Toyota, Ford, Aptiv, Baidu Lead Crowd Pushing Mobility at CES
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cloud will coordinate things like identity verification and payment methods. Transportation modes in cities could work together, and Ford says it will optimize communications through C-V2X (cellular vehicle-to-infrastructure) technology that the company is working with Qualcomm to validate.
As described by Ford, C-V2X will enable “various technologies and applications in a city—vehicles, stoplights, signs, cyclists, and pedestrian devices—to speak to each other and share information.” The eventual goal is to have Ford’s partners, including Lyft, Postmates, and Domino’s, plug into the automaker’s autonomous fleet and use the cars for delivery or ride-hailing services.
Ford also announced that in 2018, it will expand testing of the autonomous vehicles it’sbuilding in partnership with ArgoAI; which city will host the testing is TBD.
—After years of turmoil, Visteon sees mobility as the road to profitability: Speaking of going all in on mobility, Tier 1 automotive supplier Visteon revealed more details about its DriveCore platform as part of its CES press push.
A few weeks ago, we reported on DriveCore’s testing at the American Center for Mobility, only seven miles down the road from Visteon’s Van Buren Township, MI, headquarters. Autonomous vehicles are part of a new identity for Visteon, which spun out of Ford in 2000, has struggled to find its footing over the years, experiencing high executive turnover, declaring bankruptcy, and dramatically scaling back some of its businesses along the way.
In 2015, Sachin Lawande left the tech industry to take over at Visteon’s helm. He quickly set about reorganizing the company’s technology strategy and workforce, and on executing on his vision of an automated future. So, what is DriveCore? We spoke to Upton Bowden, who handles advanced technology development for Visteon, to learn more.
Bowden described DriveCore as “an end-to-end autonomous vehicle platform.” It has three components. Compute is a modular, scalable hardware platform supporting Nvidia, Freescale, and Qualcomm, with other processors to come later; it can be adapted to all levels of autonomous driving (Level 0 is no automation and Level 5 is fully autonomous with no human driver). Runtime is “in-vehicle middleware” enabling sensor fusion and “providing a secure framework for applications and algorithms to communicate in real time” that can be upgraded as driverless technology matures. And Studio is a PC-based development tool automakers can use for simulation and analysis that “allows easy integration of third-party algorithms and access to real-life sensor data.”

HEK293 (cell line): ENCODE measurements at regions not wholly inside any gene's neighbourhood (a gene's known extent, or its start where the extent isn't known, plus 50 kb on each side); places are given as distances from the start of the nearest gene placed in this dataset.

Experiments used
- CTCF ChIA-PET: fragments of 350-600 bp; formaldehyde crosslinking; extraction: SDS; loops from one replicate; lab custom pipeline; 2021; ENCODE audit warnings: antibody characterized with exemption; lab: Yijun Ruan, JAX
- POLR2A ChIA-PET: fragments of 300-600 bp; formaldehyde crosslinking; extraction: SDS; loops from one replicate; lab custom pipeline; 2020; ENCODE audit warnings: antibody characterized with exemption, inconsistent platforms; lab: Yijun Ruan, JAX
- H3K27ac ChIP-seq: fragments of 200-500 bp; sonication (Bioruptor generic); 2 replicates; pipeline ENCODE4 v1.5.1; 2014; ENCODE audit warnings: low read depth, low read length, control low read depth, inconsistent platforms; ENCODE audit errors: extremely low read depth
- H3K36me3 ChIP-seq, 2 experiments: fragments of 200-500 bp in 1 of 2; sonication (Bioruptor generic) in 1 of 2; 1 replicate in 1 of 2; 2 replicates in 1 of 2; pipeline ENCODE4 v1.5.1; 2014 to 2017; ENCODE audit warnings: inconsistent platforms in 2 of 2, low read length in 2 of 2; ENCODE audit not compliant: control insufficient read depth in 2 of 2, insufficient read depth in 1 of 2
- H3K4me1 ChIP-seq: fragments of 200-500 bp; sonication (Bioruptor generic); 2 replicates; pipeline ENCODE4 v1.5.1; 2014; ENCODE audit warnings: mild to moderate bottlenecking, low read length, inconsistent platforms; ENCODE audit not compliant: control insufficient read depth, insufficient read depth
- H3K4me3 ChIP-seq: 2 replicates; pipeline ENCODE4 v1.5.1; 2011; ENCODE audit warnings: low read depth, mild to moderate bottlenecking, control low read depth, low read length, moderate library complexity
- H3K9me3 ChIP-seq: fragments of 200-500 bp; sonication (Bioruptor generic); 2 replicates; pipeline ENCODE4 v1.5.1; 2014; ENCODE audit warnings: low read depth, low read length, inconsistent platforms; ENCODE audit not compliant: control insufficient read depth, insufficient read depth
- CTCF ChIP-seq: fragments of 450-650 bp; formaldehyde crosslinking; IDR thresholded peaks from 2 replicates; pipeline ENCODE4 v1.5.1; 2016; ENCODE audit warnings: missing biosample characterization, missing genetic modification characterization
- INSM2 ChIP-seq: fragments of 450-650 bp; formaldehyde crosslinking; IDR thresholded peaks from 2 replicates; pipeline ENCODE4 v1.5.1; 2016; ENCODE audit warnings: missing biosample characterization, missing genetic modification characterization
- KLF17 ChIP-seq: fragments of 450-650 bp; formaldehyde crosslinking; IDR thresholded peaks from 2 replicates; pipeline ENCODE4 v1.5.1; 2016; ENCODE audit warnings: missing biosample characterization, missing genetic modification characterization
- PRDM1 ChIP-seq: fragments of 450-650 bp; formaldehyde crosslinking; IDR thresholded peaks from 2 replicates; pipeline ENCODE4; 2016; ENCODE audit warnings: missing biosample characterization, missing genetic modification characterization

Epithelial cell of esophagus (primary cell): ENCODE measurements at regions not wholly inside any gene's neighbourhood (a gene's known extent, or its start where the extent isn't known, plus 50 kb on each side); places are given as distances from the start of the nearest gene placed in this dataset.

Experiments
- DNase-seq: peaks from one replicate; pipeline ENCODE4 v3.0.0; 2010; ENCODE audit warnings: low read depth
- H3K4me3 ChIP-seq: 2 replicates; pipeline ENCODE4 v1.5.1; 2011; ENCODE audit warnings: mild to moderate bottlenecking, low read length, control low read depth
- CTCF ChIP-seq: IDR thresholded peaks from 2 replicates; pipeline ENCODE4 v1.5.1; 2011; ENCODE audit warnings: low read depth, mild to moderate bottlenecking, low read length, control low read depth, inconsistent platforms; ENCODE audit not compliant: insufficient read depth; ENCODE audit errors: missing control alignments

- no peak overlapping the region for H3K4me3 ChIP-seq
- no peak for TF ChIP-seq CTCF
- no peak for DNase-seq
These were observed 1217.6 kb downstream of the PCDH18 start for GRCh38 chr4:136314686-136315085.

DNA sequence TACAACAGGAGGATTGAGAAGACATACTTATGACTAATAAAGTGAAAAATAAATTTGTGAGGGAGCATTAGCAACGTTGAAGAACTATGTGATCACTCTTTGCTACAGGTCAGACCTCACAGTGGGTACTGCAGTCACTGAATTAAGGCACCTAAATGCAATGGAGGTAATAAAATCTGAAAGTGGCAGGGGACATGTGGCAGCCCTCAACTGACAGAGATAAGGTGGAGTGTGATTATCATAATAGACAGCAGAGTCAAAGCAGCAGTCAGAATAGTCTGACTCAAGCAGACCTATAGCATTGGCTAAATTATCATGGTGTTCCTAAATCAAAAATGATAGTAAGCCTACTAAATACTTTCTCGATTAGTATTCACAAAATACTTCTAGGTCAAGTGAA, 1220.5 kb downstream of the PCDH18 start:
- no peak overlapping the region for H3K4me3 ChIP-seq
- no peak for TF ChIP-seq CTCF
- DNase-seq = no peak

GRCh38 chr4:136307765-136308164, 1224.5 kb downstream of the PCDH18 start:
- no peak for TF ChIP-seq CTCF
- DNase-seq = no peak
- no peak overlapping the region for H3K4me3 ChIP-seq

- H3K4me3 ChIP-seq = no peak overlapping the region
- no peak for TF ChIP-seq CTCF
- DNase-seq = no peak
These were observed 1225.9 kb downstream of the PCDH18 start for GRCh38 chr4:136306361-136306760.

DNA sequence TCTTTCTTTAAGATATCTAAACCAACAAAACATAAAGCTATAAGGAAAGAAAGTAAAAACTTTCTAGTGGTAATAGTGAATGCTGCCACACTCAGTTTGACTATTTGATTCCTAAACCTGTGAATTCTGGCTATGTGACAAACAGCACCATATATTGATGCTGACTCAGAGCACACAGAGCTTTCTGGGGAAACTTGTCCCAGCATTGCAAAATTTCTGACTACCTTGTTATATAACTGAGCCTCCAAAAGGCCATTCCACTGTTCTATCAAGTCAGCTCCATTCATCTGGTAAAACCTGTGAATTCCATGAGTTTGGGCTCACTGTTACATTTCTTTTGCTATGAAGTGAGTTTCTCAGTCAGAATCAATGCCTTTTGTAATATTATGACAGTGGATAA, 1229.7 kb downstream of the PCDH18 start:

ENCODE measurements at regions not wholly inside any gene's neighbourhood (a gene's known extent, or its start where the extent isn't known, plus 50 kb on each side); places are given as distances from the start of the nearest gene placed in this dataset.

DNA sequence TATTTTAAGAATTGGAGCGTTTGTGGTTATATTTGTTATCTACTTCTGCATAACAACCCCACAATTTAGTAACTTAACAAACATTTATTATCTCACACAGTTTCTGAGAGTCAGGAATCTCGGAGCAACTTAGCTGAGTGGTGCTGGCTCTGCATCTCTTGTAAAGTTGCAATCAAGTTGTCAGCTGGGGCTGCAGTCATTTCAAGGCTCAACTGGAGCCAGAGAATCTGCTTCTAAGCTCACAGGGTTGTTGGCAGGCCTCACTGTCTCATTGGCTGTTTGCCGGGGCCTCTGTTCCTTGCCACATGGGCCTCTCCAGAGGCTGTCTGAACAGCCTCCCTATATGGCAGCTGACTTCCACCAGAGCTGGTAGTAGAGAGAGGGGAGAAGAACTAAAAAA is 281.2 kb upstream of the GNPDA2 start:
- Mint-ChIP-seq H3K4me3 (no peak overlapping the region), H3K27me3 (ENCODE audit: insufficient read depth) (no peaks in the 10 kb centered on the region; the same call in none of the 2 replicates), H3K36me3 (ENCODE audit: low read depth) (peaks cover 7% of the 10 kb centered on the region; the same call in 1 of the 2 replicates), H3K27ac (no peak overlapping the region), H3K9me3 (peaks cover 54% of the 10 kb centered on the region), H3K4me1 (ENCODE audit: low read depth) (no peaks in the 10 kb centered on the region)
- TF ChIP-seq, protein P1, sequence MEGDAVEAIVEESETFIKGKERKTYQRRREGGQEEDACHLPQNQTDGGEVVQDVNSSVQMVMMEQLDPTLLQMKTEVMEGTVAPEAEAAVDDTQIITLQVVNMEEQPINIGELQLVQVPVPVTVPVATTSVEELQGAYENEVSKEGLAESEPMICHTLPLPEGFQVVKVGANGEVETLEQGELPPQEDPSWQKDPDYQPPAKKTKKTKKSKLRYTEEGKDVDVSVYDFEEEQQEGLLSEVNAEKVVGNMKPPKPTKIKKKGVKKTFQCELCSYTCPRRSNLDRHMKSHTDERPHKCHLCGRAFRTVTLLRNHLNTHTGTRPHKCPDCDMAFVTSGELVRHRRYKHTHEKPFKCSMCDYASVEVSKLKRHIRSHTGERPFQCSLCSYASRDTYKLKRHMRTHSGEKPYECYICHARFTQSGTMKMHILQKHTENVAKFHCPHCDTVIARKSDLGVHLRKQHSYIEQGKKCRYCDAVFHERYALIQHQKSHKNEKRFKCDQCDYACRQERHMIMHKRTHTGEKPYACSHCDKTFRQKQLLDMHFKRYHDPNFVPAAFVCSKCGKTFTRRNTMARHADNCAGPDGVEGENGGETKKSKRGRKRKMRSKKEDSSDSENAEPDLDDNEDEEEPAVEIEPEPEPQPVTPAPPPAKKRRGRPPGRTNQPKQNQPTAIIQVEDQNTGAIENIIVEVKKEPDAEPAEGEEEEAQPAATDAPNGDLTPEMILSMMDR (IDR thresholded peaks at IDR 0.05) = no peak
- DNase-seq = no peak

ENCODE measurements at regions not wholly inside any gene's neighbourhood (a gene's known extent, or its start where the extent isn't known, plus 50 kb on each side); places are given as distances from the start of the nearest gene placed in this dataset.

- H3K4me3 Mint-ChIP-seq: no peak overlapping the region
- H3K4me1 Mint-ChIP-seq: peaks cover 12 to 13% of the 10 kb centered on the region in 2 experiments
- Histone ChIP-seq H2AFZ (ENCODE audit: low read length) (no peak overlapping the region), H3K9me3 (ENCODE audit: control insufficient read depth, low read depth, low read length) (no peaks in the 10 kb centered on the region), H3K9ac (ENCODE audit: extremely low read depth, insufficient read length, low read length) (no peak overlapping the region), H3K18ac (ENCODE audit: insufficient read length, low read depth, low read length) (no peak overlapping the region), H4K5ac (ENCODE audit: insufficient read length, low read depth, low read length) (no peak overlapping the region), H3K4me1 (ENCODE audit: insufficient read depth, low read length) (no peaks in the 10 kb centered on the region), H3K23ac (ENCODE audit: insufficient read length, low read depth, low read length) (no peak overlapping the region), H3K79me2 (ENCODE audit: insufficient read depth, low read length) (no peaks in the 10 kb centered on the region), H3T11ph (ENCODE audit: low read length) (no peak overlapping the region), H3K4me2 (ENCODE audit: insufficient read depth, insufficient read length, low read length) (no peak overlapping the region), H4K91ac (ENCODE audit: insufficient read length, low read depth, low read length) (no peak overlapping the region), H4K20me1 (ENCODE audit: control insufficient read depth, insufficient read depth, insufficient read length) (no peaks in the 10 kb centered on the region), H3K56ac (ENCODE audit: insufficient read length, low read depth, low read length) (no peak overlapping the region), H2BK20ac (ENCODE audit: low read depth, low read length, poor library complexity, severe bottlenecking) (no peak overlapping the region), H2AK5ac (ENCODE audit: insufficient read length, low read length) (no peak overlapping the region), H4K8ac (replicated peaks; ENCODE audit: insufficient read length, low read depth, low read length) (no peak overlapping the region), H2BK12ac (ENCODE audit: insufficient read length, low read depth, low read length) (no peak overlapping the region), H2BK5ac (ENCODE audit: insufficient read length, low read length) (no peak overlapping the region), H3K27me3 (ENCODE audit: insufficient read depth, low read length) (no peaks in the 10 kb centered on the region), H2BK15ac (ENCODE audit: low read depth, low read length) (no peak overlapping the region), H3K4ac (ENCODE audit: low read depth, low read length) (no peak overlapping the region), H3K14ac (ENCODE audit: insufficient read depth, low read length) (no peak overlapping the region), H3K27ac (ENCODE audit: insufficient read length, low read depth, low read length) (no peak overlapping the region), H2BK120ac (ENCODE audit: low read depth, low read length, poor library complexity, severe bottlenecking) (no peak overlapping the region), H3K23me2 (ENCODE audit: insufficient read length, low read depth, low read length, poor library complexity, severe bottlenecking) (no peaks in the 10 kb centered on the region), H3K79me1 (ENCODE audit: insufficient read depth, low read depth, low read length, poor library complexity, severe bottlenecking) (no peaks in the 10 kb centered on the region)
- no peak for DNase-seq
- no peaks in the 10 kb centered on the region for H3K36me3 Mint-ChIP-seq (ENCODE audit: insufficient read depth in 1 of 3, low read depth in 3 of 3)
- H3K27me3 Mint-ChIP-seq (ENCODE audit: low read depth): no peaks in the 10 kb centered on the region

Upton said the OEM-agnostic DriveCore platform is intended to develop a common framework to validate the safety of autonomous vehicles and push their mass commercialization. For the first time, Visteon was joined in its CES booth by some of its partners in developing autonomous technologies, which he called a big step forward.
“In my opinion, autonomous vehicles are too big a problem to solve completely in-house,” Upton added. “If you look at suppliers, you see a lot of acquisitions and a lot of noise, but it’s hard to gamble on which one to pick. Our product works with any kind of sensor and any kind of input, so we can work with anyone in the [mobility] space without alienating potential customers.”
—Aptiv (formerly Delphi) and Lyft bring autonomous taxis to the Las Vegas strip: Like Visteon, Dephi (now Aptiv) is a supplier undergoing a transformation thanks to the … Next Page »